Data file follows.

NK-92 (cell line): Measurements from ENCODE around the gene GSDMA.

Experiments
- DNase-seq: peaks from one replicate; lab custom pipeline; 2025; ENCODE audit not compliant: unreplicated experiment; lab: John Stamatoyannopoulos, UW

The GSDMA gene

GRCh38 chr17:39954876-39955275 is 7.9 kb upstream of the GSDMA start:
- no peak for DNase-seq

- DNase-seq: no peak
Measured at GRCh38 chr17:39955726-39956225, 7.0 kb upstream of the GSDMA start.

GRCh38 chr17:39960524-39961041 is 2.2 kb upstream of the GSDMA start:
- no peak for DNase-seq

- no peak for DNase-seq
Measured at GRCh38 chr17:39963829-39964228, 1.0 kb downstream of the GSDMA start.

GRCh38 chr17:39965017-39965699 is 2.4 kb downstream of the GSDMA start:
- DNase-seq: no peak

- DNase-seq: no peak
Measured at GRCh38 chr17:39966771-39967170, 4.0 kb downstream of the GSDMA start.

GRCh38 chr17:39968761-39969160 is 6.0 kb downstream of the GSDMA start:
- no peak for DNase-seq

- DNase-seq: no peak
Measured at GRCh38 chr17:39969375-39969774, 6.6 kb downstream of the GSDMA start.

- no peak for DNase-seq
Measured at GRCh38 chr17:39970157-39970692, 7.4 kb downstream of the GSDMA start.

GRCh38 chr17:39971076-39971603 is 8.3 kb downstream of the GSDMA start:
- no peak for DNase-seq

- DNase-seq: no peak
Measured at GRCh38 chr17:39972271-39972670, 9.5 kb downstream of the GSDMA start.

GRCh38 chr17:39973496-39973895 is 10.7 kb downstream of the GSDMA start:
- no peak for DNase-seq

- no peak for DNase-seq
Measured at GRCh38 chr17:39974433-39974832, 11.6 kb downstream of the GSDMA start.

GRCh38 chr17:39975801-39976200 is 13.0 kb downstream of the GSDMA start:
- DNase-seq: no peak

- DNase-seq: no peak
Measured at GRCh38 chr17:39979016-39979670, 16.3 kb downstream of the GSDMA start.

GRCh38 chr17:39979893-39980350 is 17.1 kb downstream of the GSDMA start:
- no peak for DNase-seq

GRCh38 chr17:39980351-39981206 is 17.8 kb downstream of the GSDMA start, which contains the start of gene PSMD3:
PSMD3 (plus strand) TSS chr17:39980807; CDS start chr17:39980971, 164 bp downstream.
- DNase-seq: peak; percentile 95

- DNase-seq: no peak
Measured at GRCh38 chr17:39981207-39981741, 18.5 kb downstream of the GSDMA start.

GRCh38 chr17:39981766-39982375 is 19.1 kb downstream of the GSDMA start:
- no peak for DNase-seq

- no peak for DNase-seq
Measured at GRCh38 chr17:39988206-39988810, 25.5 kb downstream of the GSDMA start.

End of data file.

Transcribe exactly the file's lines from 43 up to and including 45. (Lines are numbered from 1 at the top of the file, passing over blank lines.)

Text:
- no peak for DNase-seq

- no peak for DNase-seq
Measured at GRCh38 chr17:39988206-39988810, 25.5 kb downstream of the GSDMA start.